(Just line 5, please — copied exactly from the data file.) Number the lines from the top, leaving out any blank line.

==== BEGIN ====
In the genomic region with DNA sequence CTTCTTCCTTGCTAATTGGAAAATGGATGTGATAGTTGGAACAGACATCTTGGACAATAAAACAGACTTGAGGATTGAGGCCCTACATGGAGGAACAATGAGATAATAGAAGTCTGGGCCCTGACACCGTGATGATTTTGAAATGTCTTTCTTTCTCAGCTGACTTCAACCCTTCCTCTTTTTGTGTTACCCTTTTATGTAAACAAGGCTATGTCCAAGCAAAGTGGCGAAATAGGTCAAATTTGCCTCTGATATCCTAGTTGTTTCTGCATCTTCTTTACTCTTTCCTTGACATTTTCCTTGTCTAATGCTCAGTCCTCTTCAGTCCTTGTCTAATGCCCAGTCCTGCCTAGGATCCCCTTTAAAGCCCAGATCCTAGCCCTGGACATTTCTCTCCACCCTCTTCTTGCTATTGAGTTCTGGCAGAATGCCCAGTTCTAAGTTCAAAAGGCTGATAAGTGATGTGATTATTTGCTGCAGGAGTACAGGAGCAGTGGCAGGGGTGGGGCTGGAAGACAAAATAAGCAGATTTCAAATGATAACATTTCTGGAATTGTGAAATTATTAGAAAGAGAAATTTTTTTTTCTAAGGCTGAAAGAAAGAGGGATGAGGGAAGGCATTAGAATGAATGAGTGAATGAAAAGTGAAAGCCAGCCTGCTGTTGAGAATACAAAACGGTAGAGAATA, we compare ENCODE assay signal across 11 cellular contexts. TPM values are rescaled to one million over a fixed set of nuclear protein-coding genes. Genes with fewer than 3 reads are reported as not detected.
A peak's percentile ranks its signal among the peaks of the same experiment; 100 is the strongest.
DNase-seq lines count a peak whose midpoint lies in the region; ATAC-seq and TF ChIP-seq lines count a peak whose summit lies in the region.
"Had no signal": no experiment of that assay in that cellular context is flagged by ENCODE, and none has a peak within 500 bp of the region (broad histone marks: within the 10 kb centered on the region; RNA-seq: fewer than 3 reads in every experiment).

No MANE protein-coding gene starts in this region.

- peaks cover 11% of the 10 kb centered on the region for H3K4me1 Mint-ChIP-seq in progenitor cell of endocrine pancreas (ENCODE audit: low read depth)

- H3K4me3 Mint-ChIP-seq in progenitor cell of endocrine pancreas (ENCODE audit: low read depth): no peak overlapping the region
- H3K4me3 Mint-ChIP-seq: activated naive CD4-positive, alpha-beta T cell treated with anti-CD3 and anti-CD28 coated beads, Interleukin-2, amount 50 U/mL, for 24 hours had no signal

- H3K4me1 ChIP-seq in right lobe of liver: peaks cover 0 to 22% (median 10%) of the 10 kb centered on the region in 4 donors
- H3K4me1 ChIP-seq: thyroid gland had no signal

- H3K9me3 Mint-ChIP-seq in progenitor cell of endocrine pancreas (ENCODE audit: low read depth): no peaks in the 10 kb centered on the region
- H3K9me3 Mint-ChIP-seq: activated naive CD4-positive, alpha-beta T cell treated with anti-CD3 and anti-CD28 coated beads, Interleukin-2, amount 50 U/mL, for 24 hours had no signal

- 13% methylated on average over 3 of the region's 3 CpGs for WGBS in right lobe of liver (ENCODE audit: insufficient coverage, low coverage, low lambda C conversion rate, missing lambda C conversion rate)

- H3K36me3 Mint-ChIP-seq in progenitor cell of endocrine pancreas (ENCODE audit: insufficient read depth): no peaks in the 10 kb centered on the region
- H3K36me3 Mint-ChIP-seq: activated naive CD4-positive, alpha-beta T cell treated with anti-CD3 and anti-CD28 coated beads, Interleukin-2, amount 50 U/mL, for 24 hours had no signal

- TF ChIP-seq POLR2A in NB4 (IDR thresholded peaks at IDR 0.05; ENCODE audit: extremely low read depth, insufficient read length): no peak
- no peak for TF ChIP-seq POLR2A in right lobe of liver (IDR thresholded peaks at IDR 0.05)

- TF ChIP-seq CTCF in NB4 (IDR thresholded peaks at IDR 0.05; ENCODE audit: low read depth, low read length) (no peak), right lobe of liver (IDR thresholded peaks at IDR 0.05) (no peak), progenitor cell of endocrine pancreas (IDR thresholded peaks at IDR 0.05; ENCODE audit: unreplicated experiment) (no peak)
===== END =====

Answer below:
No MANE protein-coding gene starts in this region.